R Aqr: Analysis of the AFOEV database

(posted by. I. Andronov, vsnet 858)

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\footnote{IAU Symposium 180 "Planetary Nebulae" Poster III-1}\\[1mm] L.L. Chinarova$^1,$ I.L. Andronov$^1,$ E. Schweitzer$^2$\\[1mm] $^1$Department of Astronomy, Odessa State University, T.G.Shevchenko Park, Odessa 270014 Ukraine\\ $^2$AFOEV, Strasbourg, 11, rue de l'Universit\'e, 67000 Strasbourg, France\\[2mm] \end{center}

{\bf Abstract}. Time series analysis of the brightness variations of R Aqr is based on 1521 visual observations from the AFOEV database. The statistically significant number of harmonics for the mean phase curve is $m=5.$ The cycle--to--cycle variations of the phase curve are present. The most stable in phase is the maximum, for which no secular period variations detected, but a secondary cycle of $P_2=3955\pm50^d$ and amplitude $(0.032\pm0.005)P$ may be suggested.\\[2mm]

R Aqr is a prototype of the subclass of symbiotic binaries the light variations which are characteristic for a long-periodic variable. It exhibits characteristics of many types of astrophysical objects in the same system. This work continues our study of symbiotic variables with Mira--type components. Previous results were published by Chinarova et al. (1994), and Chinarova (1995).

The observations were made by the members of the AFOEV in 1935--1996 (JD 2428088-50096). The AFOEV database was described by Schweitzer (1993). From all data we deleted not sure values and estimates "fainter than", thus 1521 data points remained. The most numerous data were obtained by the following observers: L.Bichon (62), M.Duruy (150), R.Fidrich (63), A.Mizser (94), S.Papp (46), M.Petit (46), P.Schmidt (57), M.Silhol (53), B.Thouet (83), P.Vedrenne (130). In the brackets after the name one may find the number of his observations. We thank these amateur astronomers for their intensive studies.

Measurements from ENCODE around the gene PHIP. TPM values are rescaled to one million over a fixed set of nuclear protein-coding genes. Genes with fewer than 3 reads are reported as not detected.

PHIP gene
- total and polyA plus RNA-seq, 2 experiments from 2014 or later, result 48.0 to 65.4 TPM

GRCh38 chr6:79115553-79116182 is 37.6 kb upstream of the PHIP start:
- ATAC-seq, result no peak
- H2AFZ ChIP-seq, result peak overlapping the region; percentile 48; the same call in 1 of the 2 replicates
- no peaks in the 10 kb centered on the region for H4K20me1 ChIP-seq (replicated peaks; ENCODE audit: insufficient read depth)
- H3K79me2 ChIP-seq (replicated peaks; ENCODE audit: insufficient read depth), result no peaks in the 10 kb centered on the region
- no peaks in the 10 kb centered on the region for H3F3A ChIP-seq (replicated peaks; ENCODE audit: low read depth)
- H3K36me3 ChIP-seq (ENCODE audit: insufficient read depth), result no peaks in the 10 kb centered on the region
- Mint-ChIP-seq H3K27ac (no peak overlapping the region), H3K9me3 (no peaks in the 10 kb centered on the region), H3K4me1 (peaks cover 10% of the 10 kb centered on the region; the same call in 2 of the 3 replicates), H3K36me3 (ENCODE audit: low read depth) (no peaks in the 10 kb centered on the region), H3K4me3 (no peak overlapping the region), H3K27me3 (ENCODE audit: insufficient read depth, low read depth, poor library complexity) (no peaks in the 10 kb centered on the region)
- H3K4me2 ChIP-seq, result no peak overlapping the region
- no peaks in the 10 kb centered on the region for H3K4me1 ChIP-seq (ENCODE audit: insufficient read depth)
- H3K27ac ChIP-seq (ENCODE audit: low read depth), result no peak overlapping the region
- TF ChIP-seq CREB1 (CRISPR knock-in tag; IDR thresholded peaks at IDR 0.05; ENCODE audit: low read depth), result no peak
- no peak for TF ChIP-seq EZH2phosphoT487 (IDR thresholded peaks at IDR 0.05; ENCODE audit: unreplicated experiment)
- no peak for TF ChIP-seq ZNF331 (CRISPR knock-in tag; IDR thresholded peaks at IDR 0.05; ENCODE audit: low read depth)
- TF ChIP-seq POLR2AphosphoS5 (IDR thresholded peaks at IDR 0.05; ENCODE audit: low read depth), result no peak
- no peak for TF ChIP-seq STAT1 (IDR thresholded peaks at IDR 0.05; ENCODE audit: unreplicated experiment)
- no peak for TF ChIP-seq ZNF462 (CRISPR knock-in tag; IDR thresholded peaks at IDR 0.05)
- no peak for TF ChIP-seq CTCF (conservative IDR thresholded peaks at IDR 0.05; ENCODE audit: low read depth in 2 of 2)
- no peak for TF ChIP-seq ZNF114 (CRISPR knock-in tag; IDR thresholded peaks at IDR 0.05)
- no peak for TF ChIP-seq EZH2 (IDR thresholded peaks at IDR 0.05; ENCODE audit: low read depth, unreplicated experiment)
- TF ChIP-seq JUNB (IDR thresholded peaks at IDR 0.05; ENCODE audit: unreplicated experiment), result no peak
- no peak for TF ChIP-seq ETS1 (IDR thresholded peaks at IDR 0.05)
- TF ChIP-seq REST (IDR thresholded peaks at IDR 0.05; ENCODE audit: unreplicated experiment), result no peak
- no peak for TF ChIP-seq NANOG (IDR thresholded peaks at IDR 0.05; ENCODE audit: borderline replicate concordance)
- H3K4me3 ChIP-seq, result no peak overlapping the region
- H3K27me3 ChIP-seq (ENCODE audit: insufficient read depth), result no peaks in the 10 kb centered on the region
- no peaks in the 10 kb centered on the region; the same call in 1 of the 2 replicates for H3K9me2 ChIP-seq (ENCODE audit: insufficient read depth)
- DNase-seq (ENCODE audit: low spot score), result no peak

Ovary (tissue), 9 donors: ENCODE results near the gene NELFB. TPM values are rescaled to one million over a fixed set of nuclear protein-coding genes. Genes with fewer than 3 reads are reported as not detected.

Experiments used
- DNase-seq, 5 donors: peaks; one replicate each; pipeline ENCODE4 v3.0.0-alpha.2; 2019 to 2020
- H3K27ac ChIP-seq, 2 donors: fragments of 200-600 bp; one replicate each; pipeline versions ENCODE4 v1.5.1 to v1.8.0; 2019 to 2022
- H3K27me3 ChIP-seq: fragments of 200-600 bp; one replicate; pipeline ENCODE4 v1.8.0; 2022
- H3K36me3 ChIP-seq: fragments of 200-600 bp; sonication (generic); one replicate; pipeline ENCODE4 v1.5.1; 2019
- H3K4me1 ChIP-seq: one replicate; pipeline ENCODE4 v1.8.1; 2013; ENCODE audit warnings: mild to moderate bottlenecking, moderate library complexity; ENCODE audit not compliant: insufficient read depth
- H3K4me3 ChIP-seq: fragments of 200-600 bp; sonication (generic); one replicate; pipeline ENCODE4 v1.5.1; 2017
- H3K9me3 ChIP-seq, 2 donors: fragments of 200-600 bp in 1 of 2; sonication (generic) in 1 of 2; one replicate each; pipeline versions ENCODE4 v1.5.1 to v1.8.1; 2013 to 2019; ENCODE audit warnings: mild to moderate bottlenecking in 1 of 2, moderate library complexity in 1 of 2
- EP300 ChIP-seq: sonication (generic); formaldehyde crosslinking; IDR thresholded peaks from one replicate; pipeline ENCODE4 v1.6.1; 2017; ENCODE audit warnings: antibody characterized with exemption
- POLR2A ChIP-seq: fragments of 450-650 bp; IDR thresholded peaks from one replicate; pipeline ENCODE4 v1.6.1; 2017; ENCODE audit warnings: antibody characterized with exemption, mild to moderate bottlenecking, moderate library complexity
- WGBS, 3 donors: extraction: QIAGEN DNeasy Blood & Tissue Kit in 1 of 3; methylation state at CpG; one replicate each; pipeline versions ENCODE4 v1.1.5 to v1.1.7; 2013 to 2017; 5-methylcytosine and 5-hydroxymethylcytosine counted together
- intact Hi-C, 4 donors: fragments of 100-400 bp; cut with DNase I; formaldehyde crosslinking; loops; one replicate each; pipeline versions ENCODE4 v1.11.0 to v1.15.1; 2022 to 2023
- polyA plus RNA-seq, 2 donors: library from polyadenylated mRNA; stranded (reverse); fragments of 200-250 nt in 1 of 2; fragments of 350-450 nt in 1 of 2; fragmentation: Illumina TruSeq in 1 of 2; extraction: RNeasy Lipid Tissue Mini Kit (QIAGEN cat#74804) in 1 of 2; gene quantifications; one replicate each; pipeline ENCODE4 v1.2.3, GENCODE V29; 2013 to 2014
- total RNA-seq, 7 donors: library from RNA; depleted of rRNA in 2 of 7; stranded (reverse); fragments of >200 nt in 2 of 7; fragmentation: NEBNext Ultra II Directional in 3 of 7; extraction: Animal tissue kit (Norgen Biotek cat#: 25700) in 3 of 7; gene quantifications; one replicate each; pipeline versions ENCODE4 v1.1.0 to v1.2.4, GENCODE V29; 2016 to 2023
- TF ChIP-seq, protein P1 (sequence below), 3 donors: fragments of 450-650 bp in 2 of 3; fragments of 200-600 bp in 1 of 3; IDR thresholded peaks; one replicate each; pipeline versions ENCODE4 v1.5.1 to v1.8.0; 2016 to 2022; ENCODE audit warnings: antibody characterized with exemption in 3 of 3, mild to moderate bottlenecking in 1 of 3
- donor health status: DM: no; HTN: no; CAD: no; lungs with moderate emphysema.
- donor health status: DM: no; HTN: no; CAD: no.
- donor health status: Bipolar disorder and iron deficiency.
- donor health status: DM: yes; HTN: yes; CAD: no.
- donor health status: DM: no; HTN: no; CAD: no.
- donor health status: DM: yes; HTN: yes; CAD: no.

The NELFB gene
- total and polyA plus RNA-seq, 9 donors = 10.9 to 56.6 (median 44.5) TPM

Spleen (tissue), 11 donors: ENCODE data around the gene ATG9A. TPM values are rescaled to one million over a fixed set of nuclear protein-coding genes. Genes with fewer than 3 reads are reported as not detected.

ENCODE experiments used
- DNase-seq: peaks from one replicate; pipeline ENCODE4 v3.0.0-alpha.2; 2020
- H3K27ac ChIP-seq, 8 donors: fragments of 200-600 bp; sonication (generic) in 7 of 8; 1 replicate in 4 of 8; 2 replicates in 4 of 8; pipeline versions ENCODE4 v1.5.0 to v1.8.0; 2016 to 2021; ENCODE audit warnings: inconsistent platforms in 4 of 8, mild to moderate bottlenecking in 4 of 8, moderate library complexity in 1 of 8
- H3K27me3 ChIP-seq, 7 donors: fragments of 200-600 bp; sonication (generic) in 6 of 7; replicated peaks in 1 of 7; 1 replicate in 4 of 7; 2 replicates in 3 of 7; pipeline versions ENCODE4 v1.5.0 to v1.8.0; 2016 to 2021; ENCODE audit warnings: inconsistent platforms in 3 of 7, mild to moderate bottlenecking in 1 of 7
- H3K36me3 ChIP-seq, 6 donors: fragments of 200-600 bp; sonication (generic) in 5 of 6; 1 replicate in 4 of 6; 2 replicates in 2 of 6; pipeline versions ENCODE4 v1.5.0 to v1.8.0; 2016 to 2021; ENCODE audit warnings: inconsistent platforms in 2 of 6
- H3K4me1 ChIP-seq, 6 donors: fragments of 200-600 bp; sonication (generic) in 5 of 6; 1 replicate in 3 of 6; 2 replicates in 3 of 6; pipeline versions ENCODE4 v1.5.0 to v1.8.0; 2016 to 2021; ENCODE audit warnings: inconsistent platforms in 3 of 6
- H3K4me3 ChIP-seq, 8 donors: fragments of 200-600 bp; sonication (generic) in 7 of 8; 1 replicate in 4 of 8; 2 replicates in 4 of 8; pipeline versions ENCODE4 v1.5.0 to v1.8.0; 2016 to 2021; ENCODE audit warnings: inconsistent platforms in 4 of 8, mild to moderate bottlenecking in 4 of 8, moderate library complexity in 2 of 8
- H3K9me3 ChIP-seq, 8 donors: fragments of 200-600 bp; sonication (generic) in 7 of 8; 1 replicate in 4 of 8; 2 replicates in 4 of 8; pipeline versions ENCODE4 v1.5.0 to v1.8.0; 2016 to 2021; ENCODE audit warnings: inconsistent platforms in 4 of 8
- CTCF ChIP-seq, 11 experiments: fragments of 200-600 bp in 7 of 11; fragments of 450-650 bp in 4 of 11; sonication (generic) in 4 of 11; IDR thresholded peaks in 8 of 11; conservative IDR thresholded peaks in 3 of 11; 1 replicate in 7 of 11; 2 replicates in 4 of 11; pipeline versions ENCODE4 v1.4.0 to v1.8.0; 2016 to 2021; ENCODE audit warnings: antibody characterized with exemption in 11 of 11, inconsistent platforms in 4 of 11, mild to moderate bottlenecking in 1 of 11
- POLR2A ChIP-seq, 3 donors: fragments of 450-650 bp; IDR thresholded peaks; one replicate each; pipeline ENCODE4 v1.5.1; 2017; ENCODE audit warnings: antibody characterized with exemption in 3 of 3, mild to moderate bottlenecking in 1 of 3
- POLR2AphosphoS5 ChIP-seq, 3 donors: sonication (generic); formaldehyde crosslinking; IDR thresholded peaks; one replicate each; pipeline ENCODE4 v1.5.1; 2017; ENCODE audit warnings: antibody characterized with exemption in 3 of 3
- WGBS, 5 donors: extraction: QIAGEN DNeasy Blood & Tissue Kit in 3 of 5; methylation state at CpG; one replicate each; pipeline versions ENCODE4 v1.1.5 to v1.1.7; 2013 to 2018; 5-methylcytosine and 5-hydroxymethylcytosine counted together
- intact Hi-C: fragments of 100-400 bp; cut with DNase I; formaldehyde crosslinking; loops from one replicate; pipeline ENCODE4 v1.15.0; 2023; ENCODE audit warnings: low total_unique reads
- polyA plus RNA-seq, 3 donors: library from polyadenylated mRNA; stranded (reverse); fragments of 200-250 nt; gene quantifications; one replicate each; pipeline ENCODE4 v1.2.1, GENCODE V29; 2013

The data set was analysed by using the the computer code FOUR-N (Andronov, 1994). The number of statistically significant harmonics $m=5$ was determined by using the Fischer's test.

The mean epoch for maximum $(6.78\pm0.03^m)$ is JD $2444733.76\pm0.93^d,$ minimum $(11.15\pm0.09^m)$ JD $2444575.1\pm4.0^d.$ The asymmetry $A=0.409\pm0.011$ coincides with the value $A=0.42$ listed in the GCVS, despite the best fit period value $P=387.509\pm0.029^d$ significantly differs from that 386.96 listed in GCVS. One may note an apparent hump at the ascending branch. It is not seen at all individual cycles, but is statistically significant at the mean phase curve.

The extremal slopes of the fit occur at the phases computed in respect to the maximum are $\phi=-0.098$ (ascending branch, $dt/dm=15.4\pm0.5$ days/mag) and $\phi=0.217$ (descending branch, $dt/dm=30.6\pm2.5$ days/mag. The ratio of the slope to that expected for the sine with the same period and full amplitude is $B=1.84\pm0.06$ and $B=0.92\pm0.08$), respectively.

One may note the cycle--to--cycle changes of the phase curve shape. To fit the variations in the individual cycles we have used several fitting routines as briefly described by Andronov (1996): "running parabolae" (RP), "running sines" (RS), "asymptotic parabolae" (AP) and "linear fit" (LF) approximations.